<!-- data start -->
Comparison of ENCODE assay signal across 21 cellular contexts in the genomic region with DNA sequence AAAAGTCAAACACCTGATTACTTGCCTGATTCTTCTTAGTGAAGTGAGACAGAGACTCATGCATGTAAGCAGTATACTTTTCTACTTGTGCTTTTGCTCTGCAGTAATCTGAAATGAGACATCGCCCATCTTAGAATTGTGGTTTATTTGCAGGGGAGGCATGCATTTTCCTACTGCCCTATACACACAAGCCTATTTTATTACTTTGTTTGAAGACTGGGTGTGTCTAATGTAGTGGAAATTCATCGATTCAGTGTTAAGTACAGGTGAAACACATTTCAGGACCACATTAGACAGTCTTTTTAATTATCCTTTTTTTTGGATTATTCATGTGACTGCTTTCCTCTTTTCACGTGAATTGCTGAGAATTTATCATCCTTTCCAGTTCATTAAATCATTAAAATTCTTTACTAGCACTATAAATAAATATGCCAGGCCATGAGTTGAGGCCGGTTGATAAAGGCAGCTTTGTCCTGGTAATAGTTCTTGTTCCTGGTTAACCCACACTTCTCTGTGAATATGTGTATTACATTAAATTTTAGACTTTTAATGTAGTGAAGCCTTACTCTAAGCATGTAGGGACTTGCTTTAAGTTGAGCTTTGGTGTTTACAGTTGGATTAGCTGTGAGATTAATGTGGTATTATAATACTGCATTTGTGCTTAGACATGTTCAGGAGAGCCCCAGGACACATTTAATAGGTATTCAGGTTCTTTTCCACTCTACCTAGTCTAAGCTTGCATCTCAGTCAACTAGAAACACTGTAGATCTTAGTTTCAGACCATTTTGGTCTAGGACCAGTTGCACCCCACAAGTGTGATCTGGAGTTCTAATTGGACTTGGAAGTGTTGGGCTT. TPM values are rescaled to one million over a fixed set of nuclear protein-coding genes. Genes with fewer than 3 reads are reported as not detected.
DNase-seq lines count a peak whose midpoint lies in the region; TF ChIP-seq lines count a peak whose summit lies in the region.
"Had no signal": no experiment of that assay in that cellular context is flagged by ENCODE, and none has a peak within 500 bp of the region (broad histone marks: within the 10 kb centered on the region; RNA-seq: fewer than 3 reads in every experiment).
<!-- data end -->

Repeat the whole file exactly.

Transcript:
Comparison of ENCODE assay signal across 21 cellular contexts in the genomic region with DNA sequence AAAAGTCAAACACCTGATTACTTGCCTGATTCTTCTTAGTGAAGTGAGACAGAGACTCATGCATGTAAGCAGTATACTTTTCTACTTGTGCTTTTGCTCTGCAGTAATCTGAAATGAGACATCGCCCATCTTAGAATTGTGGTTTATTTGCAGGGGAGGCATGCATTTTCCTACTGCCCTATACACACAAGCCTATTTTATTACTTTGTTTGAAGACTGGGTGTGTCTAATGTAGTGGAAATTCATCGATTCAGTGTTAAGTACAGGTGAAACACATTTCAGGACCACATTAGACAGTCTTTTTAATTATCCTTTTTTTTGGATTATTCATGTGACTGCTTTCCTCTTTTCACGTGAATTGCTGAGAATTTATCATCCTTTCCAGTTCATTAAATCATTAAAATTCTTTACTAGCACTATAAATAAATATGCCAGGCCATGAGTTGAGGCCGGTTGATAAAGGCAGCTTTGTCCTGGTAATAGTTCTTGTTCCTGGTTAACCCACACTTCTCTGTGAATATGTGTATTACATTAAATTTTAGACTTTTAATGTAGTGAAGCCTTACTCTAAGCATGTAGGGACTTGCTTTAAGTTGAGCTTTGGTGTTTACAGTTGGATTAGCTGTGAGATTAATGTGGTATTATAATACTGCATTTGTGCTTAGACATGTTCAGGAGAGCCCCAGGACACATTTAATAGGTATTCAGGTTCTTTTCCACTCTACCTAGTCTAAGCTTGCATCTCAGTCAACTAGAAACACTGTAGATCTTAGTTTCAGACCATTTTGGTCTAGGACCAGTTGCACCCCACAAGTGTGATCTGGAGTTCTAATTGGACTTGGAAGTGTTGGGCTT. TPM values are rescaled to one million over a fixed set of nuclear protein-coding genes. Genes with fewer than 3 reads are reported as not detected.
DNase-seq lines count a peak whose midpoint lies in the region; TF ChIP-seq lines count a peak whose summit lies in the region.
"Had no signal": no experiment of that assay in that cellular context is flagged by ENCODE, and none has a peak within 500 bp of the region (broad histone marks: within the 10 kb centered on the region; RNA-seq: fewer than 3 reads in every experiment).